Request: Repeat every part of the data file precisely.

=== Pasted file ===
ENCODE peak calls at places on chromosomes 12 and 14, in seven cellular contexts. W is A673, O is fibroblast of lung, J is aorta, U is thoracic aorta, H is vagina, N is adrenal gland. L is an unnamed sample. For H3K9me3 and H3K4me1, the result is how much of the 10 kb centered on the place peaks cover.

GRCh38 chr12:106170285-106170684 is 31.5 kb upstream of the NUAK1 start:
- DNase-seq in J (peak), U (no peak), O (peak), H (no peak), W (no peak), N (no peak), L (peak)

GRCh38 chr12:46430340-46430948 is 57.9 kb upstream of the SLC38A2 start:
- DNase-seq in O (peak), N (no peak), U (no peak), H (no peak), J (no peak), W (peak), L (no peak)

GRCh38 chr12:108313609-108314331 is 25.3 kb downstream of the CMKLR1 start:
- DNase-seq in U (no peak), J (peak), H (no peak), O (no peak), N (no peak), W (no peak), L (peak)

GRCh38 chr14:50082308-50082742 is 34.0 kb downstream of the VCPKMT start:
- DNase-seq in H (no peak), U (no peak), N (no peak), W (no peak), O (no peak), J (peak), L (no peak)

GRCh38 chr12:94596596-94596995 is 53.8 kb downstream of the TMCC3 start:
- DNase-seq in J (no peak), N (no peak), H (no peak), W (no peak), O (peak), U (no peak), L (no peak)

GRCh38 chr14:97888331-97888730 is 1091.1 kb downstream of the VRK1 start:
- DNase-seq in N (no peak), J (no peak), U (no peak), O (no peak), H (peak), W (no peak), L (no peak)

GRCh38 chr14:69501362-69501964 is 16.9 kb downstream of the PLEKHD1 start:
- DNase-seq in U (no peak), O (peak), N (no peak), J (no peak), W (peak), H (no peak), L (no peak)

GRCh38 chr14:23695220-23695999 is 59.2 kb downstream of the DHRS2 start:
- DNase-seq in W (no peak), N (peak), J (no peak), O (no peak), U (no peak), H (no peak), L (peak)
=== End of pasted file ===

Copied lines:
ENCODE peak calls at places on chromosomes 12 and 14, in seven cellular contexts. W is A673, O is fibroblast of lung, J is aorta, U is thoracic aorta, H is vagina, N is adrenal gland. L is an unnamed sample. For H3K9me3 and H3K4me1, the result is how much of the 10 kb centered on the place peaks cover.

GRCh38 chr12:106170285-106170684 is 31.5 kb upstream of the NUAK1 start:
- DNase-seq in J (peak), U (no peak), O (peak), H (no peak), W (no peak), N (no peak), L (peak)

GRCh38 chr12:46430340-46430948 is 57.9 kb upstream of the SLC38A2 start:
- DNase-seq in O (peak), N (no peak), U (no peak), H (no peak), J (no peak), W (peak), L (no peak)

GRCh38 chr12:108313609-108314331 is 25.3 kb downstream of the CMKLR1 start:
- DNase-seq in U (no peak), J (peak), H (no peak), O (no peak), N (no peak), W (no peak), L (peak)

GRCh38 chr14:50082308-50082742 is 34.0 kb downstream of the VCPKMT start:
- DNase-seq in H (no peak), U (no peak), N (no peak), W (no peak), O (no peak), J (peak), L (no peak)

GRCh38 chr12:94596596-94596995 is 53.8 kb downstream of the TMCC3 start:
- DNase-seq in J (no peak), N (no peak), H (no peak), W (no peak), O (peak), U (no peak), L (no peak)

GRCh38 chr14:97888331-97888730 is 1091.1 kb downstream of the VRK1 start:
- DNase-seq in N (no peak), J (no peak), U (no peak), O (no peak), H (peak), W (no peak), L (no peak)

GRCh38 chr14:69501362-69501964 is 16.9 kb downstream of the PLEKHD1 start:
- DNase-seq in U (no peak), O (peak), N (no peak), J (no peak), W (peak), H (no peak), L (no peak)

GRCh38 chr14:23695220-23695999 is 59.2 kb downstream of the DHRS2 start:
- DNase-seq in W (no peak), N (peak), J (no peak), O (no peak), U (no peak), H (no peak), L (peak)